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Earth BioGenome Project aims to sequence genomes of 1.5 million species

Eurekalert - Apr 23 2018 - 00:04
An international consortium of scientists is proposing a massive project to sequence, catalog and analyze the genomes of all eukaryotic species on the planet, an undertaking the researchers say will take 10 years, cost $4.7 billion and require more than 200 petabytes of digital storage capacity. Eukaryotes include all organisms except bacteria and archaea. There are an estimated 10-15 million eukaryotic species on Earth.
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Fear of losing status, not economic hardship, drove voters in 2016 presidential election

Eurekalert - Apr 23 2018 - 00:04
Data gathered in 2012 and 2016 from a nationally representative panel found that many American voters -- especially whites, males, and Christians -- felt their status threatened by growing diversity and perceived loss of US global dominance. This led America's socially dominant groups to increase their support in 2016 for the candidate who most emphasized reestablishing status hierarchies of the past: Donald Trump. Economic grievances were not found to influence voting behavior.
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Study: Girls more likely than boys to struggle with social, behavioral, academic needs

Eurekalert - Apr 23 2018 - 00:04
The more failing grades students have during eighth grade, the more likely they are to experience social-emotional learning problems, academic difficulties and behavioral problems during their freshman year in high school, University of Illinois social work professor Kevin Tan found in a new study.And despite the gender stereotype that boys are more likely to be the problem children in school, the researchers found that girls constitute the majority of youths who struggled the most academically, socially and behaviorally.
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The role of 'extra' DNA in cancer evolution and therapy resistance

Eurekalert - Apr 23 2018 - 00:04
Researchers tracked genomic alterations detected in patient samples during tumor cell evolution in culture, in patient-derived xenograft (PDX) mouse models from the cultures, as well as before and after treatment in patients. In a recent paper in Nature Genetics, the team reports that tumor progression was often driven by cancer-promoting genes, known as oncogenes, on extrachromosomal pieces of DNA.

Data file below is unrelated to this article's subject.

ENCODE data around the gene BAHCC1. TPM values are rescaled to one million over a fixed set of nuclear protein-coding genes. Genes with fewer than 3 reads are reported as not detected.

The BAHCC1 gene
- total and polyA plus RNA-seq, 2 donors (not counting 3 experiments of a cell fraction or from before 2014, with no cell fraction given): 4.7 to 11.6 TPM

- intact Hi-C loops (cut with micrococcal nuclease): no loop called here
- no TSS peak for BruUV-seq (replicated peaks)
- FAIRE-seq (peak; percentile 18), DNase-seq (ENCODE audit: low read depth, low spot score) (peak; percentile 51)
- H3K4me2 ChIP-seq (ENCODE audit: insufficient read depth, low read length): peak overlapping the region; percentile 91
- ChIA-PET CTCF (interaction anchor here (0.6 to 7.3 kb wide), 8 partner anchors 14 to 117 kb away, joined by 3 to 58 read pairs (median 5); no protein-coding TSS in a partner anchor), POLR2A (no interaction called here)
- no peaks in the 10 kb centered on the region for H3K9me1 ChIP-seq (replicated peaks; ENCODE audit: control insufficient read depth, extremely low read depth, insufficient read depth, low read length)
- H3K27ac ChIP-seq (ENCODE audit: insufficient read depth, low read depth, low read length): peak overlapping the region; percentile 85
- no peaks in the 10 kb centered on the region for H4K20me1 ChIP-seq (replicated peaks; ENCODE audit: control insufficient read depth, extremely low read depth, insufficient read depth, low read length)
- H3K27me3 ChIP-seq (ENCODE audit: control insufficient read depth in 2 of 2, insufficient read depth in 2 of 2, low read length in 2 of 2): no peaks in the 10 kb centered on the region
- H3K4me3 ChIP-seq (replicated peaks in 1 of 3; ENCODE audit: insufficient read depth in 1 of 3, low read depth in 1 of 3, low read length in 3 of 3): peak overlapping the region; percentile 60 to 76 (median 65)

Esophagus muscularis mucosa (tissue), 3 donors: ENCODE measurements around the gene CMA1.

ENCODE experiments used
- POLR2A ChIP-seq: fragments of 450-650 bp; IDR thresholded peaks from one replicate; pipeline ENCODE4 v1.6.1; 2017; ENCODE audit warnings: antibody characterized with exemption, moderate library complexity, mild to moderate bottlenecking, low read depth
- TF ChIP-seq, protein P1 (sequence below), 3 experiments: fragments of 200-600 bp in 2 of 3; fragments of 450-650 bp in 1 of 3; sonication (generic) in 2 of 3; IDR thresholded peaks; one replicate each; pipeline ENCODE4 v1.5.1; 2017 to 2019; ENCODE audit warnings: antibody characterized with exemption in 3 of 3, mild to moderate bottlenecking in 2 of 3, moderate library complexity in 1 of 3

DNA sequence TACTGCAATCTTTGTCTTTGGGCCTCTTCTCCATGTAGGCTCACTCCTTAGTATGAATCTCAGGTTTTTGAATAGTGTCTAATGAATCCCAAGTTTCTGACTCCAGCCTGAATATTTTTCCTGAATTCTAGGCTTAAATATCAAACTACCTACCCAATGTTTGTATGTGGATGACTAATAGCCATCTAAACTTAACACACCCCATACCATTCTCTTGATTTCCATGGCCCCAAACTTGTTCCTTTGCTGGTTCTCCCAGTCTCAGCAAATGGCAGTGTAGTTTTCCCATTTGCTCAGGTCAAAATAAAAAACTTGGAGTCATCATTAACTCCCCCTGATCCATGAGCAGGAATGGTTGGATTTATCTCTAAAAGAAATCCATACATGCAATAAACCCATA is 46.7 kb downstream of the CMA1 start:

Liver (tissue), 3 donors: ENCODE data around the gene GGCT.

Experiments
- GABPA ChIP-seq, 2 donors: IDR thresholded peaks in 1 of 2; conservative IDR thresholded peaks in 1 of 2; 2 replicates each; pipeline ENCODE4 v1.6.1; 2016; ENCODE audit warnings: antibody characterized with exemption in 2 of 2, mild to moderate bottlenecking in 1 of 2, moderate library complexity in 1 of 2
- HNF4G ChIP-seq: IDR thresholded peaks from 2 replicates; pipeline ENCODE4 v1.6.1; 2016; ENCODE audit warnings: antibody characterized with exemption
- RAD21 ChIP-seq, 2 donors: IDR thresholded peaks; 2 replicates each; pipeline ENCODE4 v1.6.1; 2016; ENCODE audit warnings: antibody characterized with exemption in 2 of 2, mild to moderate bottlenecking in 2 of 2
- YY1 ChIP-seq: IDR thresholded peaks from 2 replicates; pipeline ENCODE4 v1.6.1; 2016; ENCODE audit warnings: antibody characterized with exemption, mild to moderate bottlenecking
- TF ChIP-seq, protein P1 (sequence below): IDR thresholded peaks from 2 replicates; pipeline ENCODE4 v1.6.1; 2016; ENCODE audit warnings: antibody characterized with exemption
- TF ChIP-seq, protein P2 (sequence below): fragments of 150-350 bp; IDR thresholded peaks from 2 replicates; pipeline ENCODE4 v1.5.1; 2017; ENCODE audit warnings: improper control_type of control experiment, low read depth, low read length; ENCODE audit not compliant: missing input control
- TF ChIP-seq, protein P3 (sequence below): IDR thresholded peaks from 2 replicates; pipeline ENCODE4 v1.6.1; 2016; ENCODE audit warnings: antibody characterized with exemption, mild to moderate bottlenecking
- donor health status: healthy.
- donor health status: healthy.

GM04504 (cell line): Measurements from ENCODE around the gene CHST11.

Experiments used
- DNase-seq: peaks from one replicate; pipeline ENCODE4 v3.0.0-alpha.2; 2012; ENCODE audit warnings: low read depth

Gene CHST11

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Scientists use rocket scanner to learn how whales hear

Eurekalert - Apr 23 2018 - 00:04
Researchers have used a scanner designed for rockets to collect the first-ever computed tomography (CT) scan of an entire minke whale. By combining the CT scan results with custom-developed computer simulation tools, the researchers model how the whales hear sounds produced by other whales or by human-created (anthropogenic) sources such as ship propellers.
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Meditation and aerobic exercise helps women recover after sexual assault

Eurekalert - Apr 23 2018 - 00:04
Women who are sexually assaulted and suffer from Post-Traumatic Stress Disorder (PTSD) can learn to decrease negative thoughts and enhance self-worth by a combination of meditation and aerobic exercise. A combination of mental and physical training with meditation and aerobic exercise done for one-hour twice a week over a six-week period significantly reduced post-traumatic and ruminative thoughts in women with a history of sexual violence.
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Middle East energy subsidy reform updates 'patronage-based autocratic governance'

Eurekalert - Apr 23 2018 - 00:04
A series of converging trends provided political cover for the reforms of long-standing energy subsidies launched by oil-exporting states in the Middle East and North Africa, according to a new paper by an expert in the Center for Energy Studies at Rice University's Baker Institute for Public Policy. These subsidies are thought to be an important source of legitimacy for autocratic regimes.
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Telling job seekers how many other people have applied could boost diversity

Eurekalert - Apr 23 2018 - 00:04
Telling job applicants how many people applied for a job on LinkedIn - regardless of whether the number of applicants was high or low - increased the number of applications, a finding that could help companies that are seeking more diverse applicant pools, according to new research from Tufts University economist Laura Gee.
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Liquid cell transmission electron microscopy makes a window into the nanoscale

Eurekalert - Apr 23 2018 - 00:04
From energy materials to disease diagnostics, new microscopy techniques can provide more nuanced insight. Researchers first need to understand the effects of radiation on samples, which is possible with a new device developed for holding tightly sealed liquid cell samples for transmission electron microscopy.
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Researchers use 'environmental DNA' to identify killer whales in Puget Sound

Eurekalert - Apr 23 2018 - 00:04